• Convert load to GCash. If GCash can be used to buy prepaid load, well, why not do the opposite. It always happens to me when my prepaid load balance is bigger than my GCash Wallet balance. It’s good for easily cashing-in GCash funds when you’re away from a GCash outlet, since an AutoloadMax is always closer to the subscriber than a GCash outlet. This will further integrate GCash to Globe services.
  • A more comprehensive online banking solution. I know that there exists an online service where you can transfer GCash on a click of the mouse. But it would be nice to login to a website and view your GCash balance, transaction history and transfer GCash to another person. This would be nice for people who want to control their budget and monitor their expenses effectively. This website could be a mobile site so GCash wouldn’t deviate much from it’s original aim, mobility.
  • Encourage banks to be a GCash outlet. It would be beneficial if transactions regarding money would be centralized to a certain location, which is the bank. In turn, this could lead to more banks supporting fund transfer to GCash. I know how it feels as a guy who needs to withdraw from my LandBank ATM (that’s where my payroll goes), go to a GCash outlet and cash-in to my GCash wallet. The less steps needed to funding GCash, the more subscribers will be attracted.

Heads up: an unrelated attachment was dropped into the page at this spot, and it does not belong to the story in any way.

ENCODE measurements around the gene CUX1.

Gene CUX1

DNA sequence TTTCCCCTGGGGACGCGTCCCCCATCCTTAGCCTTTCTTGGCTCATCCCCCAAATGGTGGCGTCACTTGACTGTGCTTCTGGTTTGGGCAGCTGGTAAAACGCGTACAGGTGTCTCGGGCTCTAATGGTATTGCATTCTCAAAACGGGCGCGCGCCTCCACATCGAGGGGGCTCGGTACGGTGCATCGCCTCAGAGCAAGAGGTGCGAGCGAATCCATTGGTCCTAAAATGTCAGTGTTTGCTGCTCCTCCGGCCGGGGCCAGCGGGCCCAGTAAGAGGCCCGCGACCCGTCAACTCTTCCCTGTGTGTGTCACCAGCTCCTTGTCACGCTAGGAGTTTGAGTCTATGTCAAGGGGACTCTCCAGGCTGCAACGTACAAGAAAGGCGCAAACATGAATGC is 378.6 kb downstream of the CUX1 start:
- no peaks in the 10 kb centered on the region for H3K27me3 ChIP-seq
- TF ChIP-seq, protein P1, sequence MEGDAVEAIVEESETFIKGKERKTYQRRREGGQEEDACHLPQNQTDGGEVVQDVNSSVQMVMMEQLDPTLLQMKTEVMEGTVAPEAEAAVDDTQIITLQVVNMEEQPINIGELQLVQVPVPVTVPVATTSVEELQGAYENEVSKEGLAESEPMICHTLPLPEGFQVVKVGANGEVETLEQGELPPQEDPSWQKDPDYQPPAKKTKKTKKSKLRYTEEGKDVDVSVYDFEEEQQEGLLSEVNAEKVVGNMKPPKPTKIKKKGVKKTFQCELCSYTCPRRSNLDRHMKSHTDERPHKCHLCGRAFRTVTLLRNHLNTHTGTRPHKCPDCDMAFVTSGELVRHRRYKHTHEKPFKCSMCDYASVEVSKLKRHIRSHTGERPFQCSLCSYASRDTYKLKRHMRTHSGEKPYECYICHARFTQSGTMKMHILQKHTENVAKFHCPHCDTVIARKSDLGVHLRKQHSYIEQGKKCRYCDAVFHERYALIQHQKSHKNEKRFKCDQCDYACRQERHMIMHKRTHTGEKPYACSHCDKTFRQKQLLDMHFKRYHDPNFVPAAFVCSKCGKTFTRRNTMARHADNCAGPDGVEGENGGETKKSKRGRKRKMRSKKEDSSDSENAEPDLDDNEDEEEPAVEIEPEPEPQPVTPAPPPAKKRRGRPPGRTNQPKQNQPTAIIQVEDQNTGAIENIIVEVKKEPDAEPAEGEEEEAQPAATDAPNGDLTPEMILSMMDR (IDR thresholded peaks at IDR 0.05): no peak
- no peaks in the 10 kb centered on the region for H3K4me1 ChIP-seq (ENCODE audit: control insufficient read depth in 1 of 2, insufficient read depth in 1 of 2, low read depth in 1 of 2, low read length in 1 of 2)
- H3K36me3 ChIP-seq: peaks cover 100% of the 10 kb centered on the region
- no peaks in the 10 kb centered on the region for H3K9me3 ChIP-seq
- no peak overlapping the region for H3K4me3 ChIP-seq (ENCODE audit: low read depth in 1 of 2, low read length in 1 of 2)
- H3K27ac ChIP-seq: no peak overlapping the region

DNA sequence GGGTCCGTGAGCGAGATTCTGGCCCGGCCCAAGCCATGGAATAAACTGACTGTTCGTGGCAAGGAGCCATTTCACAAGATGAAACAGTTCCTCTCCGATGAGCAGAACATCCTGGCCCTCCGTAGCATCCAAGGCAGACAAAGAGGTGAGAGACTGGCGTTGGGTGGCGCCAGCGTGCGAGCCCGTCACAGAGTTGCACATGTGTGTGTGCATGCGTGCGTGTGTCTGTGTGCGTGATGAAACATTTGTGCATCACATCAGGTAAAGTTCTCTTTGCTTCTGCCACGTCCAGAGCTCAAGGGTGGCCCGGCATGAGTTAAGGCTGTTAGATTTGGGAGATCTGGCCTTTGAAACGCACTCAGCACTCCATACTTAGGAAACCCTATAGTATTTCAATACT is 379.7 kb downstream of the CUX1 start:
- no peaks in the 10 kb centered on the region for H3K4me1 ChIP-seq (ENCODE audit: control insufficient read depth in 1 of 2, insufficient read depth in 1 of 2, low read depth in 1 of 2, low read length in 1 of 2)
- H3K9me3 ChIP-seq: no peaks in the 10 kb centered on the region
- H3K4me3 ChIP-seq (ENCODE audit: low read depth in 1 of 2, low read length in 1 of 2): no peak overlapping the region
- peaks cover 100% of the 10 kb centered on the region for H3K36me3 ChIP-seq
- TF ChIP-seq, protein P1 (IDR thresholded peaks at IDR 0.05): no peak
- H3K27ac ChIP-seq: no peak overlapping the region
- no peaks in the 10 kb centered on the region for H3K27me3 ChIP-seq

• A flexible API, where website developer and application developers can embed into their websites/applications that enables them to perform purchases that are included in their transaction flow. This will allow in-app payments to buy digital goods (i.e. game items, game credits, unlock full version, etc.) and pay them via GCash within the app. Or if a webmaster has an e-commerce site, users can checkout with their purchases and opt to pay via GCash and automatically processes the purchase, similar to how PayPal and Google Wallet does. Or if the PayPal-like service is to big of a task, find a local online service that do just that, partner with them and enable them to automatically deduct funds from GCash.
  • Probably use an NFC chip for tapping and shopping. We know that Smart has been testing the NFC technology for these purposes, so why not develop an app using this technology and GCash?

I just hope that Globe promotes this service heavily to achieve a widespread acceptance of the average Filipino consumer. I can’t wait what Globe would bring us next time. Surprise us!

Free Facebook from Globe, Officially for a Limited Time Only

In order to promote Globe Telecom’s new USSD number, *143#, Globe gives their subscribers to browse Facebook using their mobile phones for free. Take note that this offer is on a subscription basis and is not automatically enabled. Subscription is valid until March 14, 2012 only. When subscribed, the user can use their mobile phone browser and simply go to http://m.facebook.com. Take note that browsers like Opera Mini which proxies the page using their own servers won’t work with this promo.

Subscribing is easy, there’s even no text format to follow, simply dial *143# on your Globe handset. Since this is a USSD code, it will work regardless of what phone model you are using, whether a smartphone, a black and white phone or even the early 2000 models would work. Upon dialing the number, it will present you with a menu, select “5 Surf Promos & Free FB”. Then another menu will come up then select “1 FREE Facebook” then opt to subscribe. After a while a confirmation text will be sent to you. Mine reads like this: